(By Kevin Donovan) We have to confess, any company that produces "ruggedized" products impresses us. And companies that rely on government spending for their bread and butter will have to be rugged as well, like Harris Corp. (HRS), the radio maker for the armed forces and public safety officials.
That's because Melbourne, FL-based Harris does about 60% of its business with the U.S. government, which faces the so-called "fiscal cliff" in 2013, when automatic cuts in government spending are timed to kick in.
In a recent interview with CNBC, Harris CEO William Brown was not coy about the uncertainty facing his company and other defense contractors. "It's very, very difficult to plan in an environment where our customer, the Pentagon, aren't planning themselves," he said.
But Harris' saving grace could be its substantial pipeline of orders. That should be enough to buoy the company and keep its dividend, currently offering a yield north of 3%, intact. And if, as we believe, some kind of compromise is reached in Washington to avert draconian cuts in defense spending, share price appreciation is foreseeable some six months from now.
Meanwhile, Harris is logging new business. Its most recent win is a contract worth $11.8 million to supply Virginia's Region 2000 government with advanced, standards-based digital technology improve and unify mission-critical communications for more than 3,000 first responders and public works users. Region 2000 includes 184,460 residents in Bedford and Amherst Counties, including the city of Lynchburg.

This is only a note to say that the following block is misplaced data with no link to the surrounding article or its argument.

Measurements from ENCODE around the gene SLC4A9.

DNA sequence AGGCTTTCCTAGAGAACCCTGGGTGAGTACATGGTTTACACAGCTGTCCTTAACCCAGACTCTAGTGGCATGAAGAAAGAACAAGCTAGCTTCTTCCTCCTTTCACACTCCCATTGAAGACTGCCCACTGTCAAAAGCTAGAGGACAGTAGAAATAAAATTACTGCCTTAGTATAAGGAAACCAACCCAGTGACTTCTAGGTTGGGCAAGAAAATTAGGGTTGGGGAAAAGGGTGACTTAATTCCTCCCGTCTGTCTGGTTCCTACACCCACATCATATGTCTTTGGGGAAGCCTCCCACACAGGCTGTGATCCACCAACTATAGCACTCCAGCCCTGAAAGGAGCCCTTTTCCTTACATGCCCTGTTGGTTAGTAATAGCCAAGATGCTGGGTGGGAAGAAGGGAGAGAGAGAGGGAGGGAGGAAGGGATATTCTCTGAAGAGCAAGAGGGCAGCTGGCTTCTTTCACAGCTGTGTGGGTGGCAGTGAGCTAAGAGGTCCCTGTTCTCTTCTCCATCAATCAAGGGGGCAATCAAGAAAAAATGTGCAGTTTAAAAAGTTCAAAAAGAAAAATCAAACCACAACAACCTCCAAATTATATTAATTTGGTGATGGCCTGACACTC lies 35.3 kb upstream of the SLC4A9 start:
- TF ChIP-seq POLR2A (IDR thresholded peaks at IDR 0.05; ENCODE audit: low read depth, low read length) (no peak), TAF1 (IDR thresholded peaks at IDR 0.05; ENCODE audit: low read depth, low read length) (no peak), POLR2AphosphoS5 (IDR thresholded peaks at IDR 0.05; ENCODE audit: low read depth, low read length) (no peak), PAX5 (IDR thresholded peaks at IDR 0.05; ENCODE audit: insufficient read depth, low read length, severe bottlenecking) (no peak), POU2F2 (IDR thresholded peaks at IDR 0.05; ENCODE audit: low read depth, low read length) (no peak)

The system will make communications interoperable between cities and counties, the kind of communications that the 9/11 terrorist attacks in New York exposed the need for.
"To respond together in an emergency situation, Virginia's Region 2000 members know they must communicate as one across their large and diverse area," said Steve Marschilok, president, Harris Public Safety and Professional Communications. "The Harris P25 system creates one integrated solution from what had been three different communication systems, giving them a powerful and unified capability."
Last month, Harris landed an $8 million contract to supply its P25 system to Saudi Arabia's Ministry of Health and it signed a $12 million renewal deal with the Brazilian subsidiary of Diamond Offshore to provide communications for semisubmersible rigs in the region.
Harris is best known for its tactical radios used by soldiers on the battlefield. The military uses the encrypted handsets with a "ruggedized" tablet to communicate with voice, video and data up and down the chain of command.
The stock has fluctuated between $31.94 and $45.52 in the past year. At the current price of $41.57, the stock trades at about 8 times next year's earnings per share estimate of $5.16.
In the latest quarter, income from continuing operations was $1.39 per diluted share, compared with $1.18 per diluted share in the prior year. Free cash flow of about $151.4 million easily covered dividends of $37.4 million.
Harris has expressed confidence in its dividend and CEO Brown said the company aims to increase its payout. We think the dividend is robust and secure enough to keep investors satisfied until the defense spending picture clears up. We like what we see as a "ruggedized" investment that should weather uncertainty we believe Washington will be forced to resolve before it reaches the fiscal cliff. In the meantime, you get paid for waiting.